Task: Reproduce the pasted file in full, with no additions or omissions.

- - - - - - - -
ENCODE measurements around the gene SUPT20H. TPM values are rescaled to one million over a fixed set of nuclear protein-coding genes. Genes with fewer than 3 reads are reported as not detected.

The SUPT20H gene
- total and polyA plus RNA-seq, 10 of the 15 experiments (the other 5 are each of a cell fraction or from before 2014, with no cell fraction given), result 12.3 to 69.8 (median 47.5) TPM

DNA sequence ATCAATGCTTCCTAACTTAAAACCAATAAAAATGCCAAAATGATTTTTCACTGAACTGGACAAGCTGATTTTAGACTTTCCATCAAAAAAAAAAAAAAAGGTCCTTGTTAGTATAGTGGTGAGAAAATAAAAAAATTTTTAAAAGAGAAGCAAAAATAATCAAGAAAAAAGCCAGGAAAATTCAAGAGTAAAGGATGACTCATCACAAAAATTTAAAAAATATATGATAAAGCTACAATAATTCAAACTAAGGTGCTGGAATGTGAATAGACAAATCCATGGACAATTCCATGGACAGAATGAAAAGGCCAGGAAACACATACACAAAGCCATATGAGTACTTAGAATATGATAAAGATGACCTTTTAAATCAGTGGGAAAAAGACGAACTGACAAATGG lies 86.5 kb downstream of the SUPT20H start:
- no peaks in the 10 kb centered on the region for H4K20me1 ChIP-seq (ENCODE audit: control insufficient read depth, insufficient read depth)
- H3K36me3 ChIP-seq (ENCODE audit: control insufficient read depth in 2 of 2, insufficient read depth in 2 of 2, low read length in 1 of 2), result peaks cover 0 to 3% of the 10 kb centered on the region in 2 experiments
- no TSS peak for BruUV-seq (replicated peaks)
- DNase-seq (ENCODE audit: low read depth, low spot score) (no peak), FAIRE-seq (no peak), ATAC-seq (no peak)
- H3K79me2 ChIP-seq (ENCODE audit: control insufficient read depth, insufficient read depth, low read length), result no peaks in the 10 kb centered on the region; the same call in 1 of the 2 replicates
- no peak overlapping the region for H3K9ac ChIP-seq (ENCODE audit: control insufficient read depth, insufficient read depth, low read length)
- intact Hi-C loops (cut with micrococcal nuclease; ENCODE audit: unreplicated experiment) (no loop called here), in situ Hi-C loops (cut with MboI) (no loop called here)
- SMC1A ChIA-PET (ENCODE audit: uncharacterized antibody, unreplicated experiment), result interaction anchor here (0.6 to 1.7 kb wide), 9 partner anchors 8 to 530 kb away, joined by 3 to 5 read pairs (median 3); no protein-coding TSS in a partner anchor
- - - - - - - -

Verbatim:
ENCODE measurements around the gene SUPT20H. TPM values are rescaled to one million over a fixed set of nuclear protein-coding genes. Genes with fewer than 3 reads are reported as not detected.

The SUPT20H gene
- total and polyA plus RNA-seq, 10 of the 15 experiments (the other 5 are each of a cell fraction or from before 2014, with no cell fraction given), result 12.3 to 69.8 (median 47.5) TPM

DNA sequence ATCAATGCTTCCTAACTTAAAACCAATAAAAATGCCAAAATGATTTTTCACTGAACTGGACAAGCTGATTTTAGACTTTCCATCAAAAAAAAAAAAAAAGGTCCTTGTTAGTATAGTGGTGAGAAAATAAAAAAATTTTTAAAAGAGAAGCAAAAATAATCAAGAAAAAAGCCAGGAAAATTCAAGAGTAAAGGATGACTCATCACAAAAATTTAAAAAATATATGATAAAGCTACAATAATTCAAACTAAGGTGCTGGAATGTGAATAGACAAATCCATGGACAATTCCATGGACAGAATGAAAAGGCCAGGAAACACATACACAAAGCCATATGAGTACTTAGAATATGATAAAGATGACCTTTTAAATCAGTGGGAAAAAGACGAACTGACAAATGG lies 86.5 kb downstream of the SUPT20H start:
- no peaks in the 10 kb centered on the region for H4K20me1 ChIP-seq (ENCODE audit: control insufficient read depth, insufficient read depth)
- H3K36me3 ChIP-seq (ENCODE audit: control insufficient read depth in 2 of 2, insufficient read depth in 2 of 2, low read length in 1 of 2), result peaks cover 0 to 3% of the 10 kb centered on the region in 2 experiments
- no TSS peak for BruUV-seq (replicated peaks)
- DNase-seq (ENCODE audit: low read depth, low spot score) (no peak), FAIRE-seq (no peak), ATAC-seq (no peak)
- H3K79me2 ChIP-seq (ENCODE audit: control insufficient read depth, insufficient read depth, low read length), result no peaks in the 10 kb centered on the region; the same call in 1 of the 2 replicates
- no peak overlapping the region for H3K9ac ChIP-seq (ENCODE audit: control insufficient read depth, insufficient read depth, low read length)
- intact Hi-C loops (cut with micrococcal nuclease; ENCODE audit: unreplicated experiment) (no loop called here), in situ Hi-C loops (cut with MboI) (no loop called here)
- SMC1A ChIA-PET (ENCODE audit: uncharacterized antibody, unreplicated experiment), result interaction anchor here (0.6 to 1.7 kb wide), 9 partner anchors 8 to 530 kb away, joined by 3 to 5 read pairs (median 3); no protein-coding TSS in a partner anchor